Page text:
And it’s been a full year and there is so much to celebrate and be thankful. Think of the intense pain Archer was in for so long. He is now pain free. Pain free. And of course, he breathes on his own. He still leaks air from around his trach, but he breathes on his own. And, this week, he was in the therapeutic pool at KKI. It’s amazing. Yes, he said he would do the water when he was ready and with the help of his team, he hit that goal for his anniversary date. Here is a video from the first time he got in the pool, his birthday. And then again today. How fitting eh, for a birthday present and then an anniversary August 5? He is working on sitting on his own with the resistance of the water and is up to a 24 seconds, and he is working on core strength in his arms so he might be able to support himself for a longer period of time when and if he is sitting on a mat on his own. Very exciting. In a few years, he may be able to support his body on a mat for a number of minutes if he continues with daily therapy. VIDEO OF ARCHER IN POOL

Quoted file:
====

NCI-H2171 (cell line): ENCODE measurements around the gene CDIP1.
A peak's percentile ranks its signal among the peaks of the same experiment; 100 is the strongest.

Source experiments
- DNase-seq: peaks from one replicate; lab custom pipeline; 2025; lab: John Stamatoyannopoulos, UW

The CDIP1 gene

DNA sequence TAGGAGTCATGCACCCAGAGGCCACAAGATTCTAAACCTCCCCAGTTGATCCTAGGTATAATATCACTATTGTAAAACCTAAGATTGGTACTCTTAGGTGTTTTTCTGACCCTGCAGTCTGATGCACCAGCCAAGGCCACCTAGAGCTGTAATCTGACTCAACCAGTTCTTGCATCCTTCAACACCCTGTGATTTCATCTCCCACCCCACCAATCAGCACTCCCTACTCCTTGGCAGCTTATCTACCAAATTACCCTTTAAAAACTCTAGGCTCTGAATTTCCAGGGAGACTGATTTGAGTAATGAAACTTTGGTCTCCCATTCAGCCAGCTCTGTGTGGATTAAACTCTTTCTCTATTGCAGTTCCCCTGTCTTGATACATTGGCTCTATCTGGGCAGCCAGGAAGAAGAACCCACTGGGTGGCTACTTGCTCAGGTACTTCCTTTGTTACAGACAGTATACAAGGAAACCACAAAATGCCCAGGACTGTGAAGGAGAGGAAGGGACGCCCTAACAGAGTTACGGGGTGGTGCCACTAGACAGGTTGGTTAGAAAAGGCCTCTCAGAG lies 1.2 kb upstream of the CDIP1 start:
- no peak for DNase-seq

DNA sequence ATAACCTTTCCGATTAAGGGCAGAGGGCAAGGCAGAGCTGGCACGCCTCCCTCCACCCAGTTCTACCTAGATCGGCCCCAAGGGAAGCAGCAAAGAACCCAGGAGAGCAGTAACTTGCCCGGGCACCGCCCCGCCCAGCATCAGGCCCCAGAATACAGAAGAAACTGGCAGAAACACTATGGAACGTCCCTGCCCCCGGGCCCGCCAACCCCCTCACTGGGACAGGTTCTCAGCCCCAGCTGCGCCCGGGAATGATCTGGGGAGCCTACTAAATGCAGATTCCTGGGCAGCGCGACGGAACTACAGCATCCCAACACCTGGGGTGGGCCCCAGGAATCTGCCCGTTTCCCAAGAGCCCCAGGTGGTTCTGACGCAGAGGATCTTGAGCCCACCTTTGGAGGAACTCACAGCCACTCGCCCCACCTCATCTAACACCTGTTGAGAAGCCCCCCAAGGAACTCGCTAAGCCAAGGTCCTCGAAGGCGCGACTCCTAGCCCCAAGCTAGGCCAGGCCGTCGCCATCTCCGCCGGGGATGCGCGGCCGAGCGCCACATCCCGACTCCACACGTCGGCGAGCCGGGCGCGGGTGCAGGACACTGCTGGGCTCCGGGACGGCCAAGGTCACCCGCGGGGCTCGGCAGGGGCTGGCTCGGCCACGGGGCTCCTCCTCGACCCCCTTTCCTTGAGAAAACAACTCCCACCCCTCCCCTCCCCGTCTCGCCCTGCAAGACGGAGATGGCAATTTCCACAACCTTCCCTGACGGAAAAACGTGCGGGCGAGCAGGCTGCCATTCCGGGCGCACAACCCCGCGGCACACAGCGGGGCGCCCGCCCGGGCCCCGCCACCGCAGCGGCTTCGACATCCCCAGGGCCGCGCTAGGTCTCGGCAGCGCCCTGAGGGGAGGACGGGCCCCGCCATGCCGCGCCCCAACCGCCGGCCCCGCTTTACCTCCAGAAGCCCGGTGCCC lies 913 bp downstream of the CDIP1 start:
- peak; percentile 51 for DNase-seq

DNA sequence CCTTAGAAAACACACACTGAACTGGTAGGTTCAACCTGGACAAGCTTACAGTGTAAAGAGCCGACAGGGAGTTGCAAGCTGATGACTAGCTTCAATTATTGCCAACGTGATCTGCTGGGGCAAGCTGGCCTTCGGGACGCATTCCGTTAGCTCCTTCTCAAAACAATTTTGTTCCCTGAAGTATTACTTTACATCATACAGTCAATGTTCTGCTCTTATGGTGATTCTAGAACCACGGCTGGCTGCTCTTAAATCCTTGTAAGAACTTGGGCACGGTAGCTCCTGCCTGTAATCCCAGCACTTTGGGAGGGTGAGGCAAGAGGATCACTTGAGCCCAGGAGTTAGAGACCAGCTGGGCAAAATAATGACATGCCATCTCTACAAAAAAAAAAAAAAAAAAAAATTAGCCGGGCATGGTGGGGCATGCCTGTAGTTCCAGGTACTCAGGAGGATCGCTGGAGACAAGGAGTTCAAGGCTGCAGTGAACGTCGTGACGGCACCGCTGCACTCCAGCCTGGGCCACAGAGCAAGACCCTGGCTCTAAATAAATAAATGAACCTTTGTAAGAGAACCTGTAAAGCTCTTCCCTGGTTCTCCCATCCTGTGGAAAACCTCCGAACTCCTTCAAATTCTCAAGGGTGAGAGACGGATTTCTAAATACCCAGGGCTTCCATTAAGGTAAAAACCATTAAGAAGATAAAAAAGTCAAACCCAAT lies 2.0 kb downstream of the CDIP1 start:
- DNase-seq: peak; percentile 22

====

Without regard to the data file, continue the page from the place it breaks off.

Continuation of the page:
I can’t believe it’s been a full year, and our lives are also still very up in the air cluttered with so very many loose ends, medically, expense wise, another round of accommodations at home just for all of Archer’s medical supplies alone, and his pulmonary stuff etc. But I still feel so hopeful. Yes, it takes definitely more than a year, at least for us, to get settled. I’m thinking that maybe a year from February 4, 2016, the day we came home, we will be more settled. Here’s to looking ahead to February 4, 2017. I think I called our moving home Chapter 2. Well, we are so ready to move into Chapter 3 whatever it is.